Undeterred for now by Mr. Colby’s dissent, I want to give full breadth of opinion from “global warming deniers.” The epithet describes those of a free market and libertarian bent who understand that the standard theory of global warming is a work to impose a global political and economic tyranny upon Chattanooga under guise of saving the planet. But I apply it to another group, those who deny that solar radiation management programs are an intervention very possibly exacerbating the problem it is intended to solve. As geoengineering to manage the sun’s solar output increases, the planet’s temperature and bizarre weather conditions increase.
The chemtrailing program is old school, though its operations have increased markedly in past months. Old school, but largely outside the public consciousness of it as a political and public policy controversy. It is no controversy, it is no hazard. Your eyes aren’t telling you anything imporant when you look up to 20 smokey trails over Chattanooga in any given 30-minute period. Your eyes aren’t telling you anything when you see a halo around the sun, or when a white shimmer surrounds the sun, as if it were peering through a haze upon your upturned face. Your eyes indicate nothing of significance when one day in Chattanooga in shirt-sleeve weather, heavily chemtrailed, is followed by another hit by a freak snowstorm.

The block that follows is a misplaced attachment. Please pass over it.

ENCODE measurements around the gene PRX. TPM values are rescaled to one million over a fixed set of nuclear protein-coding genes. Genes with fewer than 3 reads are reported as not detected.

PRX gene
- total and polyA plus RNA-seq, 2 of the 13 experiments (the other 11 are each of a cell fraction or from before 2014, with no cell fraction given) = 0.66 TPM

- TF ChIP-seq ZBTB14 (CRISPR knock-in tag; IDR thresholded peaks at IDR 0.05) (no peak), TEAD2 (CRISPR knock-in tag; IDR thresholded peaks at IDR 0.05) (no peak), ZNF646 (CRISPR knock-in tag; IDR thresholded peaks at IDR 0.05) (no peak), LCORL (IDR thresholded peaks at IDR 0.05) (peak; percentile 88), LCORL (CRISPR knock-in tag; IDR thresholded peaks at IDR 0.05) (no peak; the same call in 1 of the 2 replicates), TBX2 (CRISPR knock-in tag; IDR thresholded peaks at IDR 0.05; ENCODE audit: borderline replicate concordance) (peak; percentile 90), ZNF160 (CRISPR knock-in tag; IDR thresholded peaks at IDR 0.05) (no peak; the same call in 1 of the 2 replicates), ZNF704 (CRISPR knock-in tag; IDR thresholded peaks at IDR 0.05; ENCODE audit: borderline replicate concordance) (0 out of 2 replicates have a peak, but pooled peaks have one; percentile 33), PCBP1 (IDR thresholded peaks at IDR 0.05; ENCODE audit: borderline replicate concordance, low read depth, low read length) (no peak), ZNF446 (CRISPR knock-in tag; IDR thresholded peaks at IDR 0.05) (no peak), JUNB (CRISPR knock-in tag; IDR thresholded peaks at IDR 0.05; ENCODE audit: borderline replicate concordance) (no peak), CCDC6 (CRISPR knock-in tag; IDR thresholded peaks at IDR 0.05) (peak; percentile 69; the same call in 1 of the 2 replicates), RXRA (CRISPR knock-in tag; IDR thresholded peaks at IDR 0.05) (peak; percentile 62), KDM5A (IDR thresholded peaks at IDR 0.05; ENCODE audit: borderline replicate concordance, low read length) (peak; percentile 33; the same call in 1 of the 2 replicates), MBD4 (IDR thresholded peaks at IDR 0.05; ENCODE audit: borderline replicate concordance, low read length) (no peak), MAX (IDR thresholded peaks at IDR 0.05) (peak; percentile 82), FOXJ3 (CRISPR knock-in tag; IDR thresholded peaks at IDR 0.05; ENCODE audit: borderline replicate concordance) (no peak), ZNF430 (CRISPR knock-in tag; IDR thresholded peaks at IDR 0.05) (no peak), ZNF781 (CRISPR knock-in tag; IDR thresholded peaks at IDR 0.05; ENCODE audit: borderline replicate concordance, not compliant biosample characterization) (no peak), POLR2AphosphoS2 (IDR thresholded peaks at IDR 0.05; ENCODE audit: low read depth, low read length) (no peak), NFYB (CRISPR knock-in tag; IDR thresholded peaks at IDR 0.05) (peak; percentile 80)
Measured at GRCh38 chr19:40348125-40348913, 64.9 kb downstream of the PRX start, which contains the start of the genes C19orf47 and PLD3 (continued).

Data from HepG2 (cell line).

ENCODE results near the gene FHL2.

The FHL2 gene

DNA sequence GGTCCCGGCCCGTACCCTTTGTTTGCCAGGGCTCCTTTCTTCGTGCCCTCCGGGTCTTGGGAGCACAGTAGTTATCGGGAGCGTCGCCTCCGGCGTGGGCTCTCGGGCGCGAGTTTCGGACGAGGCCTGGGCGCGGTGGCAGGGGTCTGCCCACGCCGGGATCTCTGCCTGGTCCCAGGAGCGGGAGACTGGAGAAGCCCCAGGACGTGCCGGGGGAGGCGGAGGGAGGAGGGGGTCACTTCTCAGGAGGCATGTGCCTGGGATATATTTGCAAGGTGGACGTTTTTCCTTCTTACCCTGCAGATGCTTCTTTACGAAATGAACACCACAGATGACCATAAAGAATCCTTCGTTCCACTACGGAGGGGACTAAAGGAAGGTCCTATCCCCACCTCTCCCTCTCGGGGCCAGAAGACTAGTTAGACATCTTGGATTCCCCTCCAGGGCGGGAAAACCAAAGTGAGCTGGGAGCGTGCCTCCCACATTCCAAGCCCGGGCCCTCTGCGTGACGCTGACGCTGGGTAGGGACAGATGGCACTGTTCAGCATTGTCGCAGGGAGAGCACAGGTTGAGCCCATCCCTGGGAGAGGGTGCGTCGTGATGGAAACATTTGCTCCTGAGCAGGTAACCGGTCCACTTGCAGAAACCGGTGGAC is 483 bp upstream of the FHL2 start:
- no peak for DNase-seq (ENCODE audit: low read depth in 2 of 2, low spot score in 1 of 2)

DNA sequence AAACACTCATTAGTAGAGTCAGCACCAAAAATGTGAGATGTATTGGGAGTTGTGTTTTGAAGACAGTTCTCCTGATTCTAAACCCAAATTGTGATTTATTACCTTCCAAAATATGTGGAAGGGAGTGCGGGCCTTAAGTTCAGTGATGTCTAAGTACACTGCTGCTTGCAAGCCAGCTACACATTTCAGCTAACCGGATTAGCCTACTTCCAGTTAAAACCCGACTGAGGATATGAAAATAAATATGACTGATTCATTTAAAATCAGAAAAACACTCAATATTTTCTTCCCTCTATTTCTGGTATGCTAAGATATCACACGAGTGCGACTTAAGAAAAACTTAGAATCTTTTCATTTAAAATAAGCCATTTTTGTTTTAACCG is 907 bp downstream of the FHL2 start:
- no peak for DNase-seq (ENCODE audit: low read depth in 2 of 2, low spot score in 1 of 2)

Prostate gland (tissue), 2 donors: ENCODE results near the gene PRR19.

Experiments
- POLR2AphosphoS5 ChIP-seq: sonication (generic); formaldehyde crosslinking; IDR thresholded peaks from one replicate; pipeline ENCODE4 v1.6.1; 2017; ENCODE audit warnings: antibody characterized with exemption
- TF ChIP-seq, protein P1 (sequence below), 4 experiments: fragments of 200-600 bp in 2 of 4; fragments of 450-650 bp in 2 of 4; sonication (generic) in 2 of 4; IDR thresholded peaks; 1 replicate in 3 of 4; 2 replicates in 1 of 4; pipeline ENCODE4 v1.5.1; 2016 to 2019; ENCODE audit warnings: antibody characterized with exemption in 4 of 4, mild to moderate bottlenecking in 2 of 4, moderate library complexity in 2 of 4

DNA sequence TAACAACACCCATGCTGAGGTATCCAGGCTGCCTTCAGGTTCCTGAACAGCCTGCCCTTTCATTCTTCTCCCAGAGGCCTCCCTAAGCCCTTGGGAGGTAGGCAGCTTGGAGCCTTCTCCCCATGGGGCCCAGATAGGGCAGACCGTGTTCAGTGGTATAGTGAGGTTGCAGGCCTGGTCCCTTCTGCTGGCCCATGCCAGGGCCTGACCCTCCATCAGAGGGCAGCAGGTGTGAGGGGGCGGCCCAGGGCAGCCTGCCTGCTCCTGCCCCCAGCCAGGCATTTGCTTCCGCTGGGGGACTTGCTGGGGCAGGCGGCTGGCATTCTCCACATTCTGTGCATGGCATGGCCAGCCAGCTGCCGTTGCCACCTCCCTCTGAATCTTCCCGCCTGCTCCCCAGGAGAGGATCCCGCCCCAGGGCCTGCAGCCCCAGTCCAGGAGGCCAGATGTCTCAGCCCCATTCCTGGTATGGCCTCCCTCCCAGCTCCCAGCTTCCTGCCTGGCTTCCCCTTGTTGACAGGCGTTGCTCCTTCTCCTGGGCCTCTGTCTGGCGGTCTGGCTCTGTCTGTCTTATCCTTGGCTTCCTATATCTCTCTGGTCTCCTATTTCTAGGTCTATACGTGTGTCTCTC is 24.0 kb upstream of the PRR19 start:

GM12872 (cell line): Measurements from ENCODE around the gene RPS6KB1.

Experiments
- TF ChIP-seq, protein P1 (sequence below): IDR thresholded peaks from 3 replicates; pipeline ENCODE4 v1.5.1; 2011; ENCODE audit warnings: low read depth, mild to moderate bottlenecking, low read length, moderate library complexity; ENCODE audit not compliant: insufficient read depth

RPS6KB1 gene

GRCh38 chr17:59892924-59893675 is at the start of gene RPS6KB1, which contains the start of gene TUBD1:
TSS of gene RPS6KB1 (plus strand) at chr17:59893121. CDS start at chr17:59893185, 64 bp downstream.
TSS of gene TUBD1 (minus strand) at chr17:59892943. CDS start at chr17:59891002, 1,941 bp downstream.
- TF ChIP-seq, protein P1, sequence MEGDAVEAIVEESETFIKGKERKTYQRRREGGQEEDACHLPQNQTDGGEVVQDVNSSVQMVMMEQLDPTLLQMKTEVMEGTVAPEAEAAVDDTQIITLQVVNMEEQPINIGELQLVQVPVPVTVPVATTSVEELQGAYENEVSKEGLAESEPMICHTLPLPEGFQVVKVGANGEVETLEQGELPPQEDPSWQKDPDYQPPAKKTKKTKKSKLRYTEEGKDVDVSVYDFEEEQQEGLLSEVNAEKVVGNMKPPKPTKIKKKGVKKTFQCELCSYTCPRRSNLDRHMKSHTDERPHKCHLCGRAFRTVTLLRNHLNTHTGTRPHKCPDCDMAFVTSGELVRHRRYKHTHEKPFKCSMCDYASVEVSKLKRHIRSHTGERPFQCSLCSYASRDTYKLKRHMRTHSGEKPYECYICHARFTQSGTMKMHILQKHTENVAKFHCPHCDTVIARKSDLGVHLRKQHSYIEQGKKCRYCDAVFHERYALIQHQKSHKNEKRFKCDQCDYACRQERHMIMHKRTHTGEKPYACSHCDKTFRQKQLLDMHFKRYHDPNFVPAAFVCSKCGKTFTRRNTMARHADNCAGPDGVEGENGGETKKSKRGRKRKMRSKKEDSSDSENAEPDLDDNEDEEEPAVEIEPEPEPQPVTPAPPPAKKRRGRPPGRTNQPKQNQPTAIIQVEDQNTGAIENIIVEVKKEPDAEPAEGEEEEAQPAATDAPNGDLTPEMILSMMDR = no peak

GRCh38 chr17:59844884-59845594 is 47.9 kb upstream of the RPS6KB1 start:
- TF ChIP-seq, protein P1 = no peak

Don’t question what you see; it’s nothing. Yes, your Chattanooga, the environmental city, may once again have a 1960s-style smog almost daily — it’s nothing. Just natural clouds — the Tennessee River is simply perspiring into the air and it forms a cloud.
Of course no one says these things. You are to ignore it because everyone of importance ignores it, from Paul Barys to the Chattanooga Times Free Press.
Debunking chemtrail conspiracy